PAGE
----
Mark Chiew (mark.chiew@ndcn.ox.ac.uk)

This MATLAB tutorial gives an introduction to SENSE parallel imaging in MRI. It walks through the estimation of coil sensitivities, combining images from multiple coils, and reconstruction of under-sampled data using the SENSE algorithm.

The data required for this can be downloaded from:

users.fmrib.ox.ac.uk/~mchiew/docs/raw_data.mat

load('raw_data.mat');

There is a single raw 4D array containing the data we'll be working with, named raw

[Nx,Ny,Nz,Nc] = size(raw)

Nx = 96

Ny = 96

Nz = 1

Nc = 16

The dimensions of the dataset are (Nx, Ny, Nz, Nc) where (Nx, Ny, Nz) correspond to the spatial image matrix size, and Nc corresponds to the number of difference receiver coils ( or coil channels).

In this case, we're working with a 96x96 2D image (Nz=1), that has 16 different coils.

The raw data are provided exactly as measured - which means this is complex k-space data. We get one k-space dataset per coil, which we can view the magnitude of:

show_grid(log(abs(raw)), [-2 8], jet)

How do the k-space data for each coil look similar/different?

The coil in the botton right (coil #16), for example, and the one right above it (coil #15) look very similar in k-space magnitude. Do we expect them to look the same in image space?

To look at the images, we need to transfom the k-space data into image space, via the inverse discrete Fourier Transform (DFT). The FFT (and its inverse iFFT) are the most efficient ways to compute DFTs. We have defined some helper functions to do this properly for us - they just make sure that our imaging conventions match up with MATLAB's FFT conventions:

img = ifft2c(raw);

show_grid(abs(img),[0 16], gray);

- How do the images look different?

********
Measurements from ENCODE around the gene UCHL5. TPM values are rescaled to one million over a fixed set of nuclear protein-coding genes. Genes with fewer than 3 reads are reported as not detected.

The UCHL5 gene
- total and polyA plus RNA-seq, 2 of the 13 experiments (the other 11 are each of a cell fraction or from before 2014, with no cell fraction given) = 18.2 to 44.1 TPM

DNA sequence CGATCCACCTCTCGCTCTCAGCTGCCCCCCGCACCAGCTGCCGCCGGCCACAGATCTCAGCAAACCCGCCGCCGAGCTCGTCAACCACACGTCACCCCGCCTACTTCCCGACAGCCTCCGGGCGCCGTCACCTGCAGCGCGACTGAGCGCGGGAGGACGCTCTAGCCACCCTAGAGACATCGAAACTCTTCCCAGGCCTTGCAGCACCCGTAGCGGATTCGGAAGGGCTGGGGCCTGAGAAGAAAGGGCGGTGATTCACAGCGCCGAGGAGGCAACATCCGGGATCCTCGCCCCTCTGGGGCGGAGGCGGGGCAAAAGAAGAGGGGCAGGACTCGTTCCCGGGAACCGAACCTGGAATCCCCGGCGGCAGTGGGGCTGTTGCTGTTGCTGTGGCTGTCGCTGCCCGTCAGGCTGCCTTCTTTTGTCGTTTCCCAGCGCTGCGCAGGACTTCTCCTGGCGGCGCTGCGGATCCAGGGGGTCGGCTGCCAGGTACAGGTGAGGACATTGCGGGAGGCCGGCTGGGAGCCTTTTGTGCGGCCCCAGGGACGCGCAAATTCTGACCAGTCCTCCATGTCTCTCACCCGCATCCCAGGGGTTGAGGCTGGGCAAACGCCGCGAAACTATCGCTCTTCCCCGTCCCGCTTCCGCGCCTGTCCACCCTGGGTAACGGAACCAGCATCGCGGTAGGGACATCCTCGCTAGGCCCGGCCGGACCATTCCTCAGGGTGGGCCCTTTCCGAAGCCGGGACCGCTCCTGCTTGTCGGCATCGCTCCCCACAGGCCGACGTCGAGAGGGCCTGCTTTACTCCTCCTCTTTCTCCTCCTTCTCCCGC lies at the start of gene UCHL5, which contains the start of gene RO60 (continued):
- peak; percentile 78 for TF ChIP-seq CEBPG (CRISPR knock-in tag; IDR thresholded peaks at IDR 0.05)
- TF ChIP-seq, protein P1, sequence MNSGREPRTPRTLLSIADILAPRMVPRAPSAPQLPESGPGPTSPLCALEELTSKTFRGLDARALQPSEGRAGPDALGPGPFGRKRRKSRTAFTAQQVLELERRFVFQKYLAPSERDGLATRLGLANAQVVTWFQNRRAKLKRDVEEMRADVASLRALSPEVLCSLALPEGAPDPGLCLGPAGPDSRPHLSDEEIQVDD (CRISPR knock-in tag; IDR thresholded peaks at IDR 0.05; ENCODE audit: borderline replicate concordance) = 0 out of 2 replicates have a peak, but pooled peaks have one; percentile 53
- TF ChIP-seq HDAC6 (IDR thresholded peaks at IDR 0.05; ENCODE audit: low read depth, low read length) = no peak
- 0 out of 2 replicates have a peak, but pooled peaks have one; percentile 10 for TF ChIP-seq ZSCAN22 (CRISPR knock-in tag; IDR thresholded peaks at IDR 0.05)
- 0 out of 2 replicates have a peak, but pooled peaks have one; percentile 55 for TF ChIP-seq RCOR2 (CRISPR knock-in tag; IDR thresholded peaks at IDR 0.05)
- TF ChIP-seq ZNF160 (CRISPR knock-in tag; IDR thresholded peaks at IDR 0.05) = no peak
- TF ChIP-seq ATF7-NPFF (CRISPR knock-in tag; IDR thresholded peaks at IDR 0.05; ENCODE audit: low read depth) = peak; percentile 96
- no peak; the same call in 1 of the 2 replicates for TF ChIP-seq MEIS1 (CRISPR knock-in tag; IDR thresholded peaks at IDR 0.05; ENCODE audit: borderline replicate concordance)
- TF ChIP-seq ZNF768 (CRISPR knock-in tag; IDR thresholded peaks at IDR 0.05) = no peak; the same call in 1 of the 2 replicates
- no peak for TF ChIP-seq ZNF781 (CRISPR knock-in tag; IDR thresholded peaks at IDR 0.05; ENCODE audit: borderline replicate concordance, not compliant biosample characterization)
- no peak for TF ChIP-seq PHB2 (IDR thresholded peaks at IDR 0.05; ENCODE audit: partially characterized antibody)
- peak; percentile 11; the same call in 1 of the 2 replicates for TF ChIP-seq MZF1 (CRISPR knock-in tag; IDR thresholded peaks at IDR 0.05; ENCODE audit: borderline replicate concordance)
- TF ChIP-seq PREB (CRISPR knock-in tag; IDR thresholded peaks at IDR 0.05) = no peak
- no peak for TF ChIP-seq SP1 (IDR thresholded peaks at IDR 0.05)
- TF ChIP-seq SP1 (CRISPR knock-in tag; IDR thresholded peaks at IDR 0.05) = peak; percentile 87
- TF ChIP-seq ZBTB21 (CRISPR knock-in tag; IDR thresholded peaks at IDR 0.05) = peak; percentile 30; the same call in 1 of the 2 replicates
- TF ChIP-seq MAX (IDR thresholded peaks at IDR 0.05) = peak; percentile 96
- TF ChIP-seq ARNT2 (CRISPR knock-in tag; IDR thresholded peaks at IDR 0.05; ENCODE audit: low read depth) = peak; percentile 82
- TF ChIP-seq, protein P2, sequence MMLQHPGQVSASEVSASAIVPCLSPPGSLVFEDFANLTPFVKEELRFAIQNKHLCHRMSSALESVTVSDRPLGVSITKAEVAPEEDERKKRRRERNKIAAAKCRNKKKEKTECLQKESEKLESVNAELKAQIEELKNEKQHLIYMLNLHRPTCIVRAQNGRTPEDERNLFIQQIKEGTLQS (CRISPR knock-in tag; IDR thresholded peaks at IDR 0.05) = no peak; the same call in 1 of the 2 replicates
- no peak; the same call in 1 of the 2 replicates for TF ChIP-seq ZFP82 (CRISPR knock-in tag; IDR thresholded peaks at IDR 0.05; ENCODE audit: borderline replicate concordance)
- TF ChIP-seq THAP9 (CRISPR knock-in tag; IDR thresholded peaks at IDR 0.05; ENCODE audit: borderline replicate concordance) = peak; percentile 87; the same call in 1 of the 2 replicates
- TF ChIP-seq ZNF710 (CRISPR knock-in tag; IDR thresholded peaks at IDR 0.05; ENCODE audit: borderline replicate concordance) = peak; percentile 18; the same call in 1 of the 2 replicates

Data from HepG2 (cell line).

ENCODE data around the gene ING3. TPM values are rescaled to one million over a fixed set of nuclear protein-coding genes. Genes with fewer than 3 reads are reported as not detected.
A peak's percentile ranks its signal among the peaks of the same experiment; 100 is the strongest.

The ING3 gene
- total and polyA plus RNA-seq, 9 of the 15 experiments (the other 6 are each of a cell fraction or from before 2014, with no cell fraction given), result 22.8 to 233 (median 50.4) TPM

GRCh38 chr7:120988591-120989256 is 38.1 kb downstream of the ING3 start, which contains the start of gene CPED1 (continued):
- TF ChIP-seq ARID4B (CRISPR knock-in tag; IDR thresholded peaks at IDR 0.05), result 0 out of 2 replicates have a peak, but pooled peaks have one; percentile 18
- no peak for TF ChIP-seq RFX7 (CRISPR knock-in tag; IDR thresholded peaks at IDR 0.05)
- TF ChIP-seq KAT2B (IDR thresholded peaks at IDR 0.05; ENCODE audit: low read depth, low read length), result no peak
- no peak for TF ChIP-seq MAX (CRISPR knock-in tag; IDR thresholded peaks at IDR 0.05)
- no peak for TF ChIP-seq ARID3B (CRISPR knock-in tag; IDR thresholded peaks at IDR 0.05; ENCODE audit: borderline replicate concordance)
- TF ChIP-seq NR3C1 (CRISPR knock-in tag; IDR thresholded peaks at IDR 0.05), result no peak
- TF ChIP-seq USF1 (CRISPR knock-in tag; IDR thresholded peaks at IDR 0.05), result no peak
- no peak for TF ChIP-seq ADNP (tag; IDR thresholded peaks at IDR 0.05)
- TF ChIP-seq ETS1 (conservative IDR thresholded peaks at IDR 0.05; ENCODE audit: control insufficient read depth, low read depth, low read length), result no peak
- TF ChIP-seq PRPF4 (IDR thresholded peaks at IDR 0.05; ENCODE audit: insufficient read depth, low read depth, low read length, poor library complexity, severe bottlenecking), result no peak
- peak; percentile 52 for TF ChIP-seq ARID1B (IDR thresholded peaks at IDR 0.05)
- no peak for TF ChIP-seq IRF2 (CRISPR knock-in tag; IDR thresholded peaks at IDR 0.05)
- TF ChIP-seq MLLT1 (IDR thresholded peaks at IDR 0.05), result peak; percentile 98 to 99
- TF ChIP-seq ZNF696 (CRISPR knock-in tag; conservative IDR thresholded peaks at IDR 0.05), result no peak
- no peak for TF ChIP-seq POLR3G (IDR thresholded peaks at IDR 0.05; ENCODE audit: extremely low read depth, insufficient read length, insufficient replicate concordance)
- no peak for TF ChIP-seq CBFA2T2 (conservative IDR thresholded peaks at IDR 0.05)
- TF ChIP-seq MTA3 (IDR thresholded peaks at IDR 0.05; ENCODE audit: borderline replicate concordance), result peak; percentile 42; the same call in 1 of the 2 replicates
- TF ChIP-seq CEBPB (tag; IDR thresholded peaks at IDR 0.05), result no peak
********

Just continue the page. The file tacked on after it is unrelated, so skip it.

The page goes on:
- What do you think this tells you about the physical coil array?
- Do you notice anything about the k-space magnitude data that tells you about the coil images?

Before we talk more about coil sensitivities, lets consider the simple problem of combining our multiple coil images into a single representative brain image.

That means we want to define a transform that takes our [Nx, Ny, 1, Nc] data and maps it to a single [Nx, Ny, 1, 1] 2D image. For example, we could just take the mean:

img_combined = mean(img,4);

show_img(abs(img_combined),[]);

This image is clearly not an accurate representation of what we expect this brain slice to look like. What we would like a coil combination to produce is an image that does not actually have any coil-specific weighting or influence - we would to see what the brain looks like, not what the coils look like.

- What are the problems here, and why do they occur?
- Can you come up with a better coil-combination transform?

Hint: Try transforms of the form:

% define and view your own coil-combine transforms

% [Nx, Ny, 1, Nc] -> [Nx, Ny]

% Try linear and non-linear operations!

% e.g.:

img_combined = sqrt(sum(abs(img).^2,4));

show_img(abs(img_combined),[]);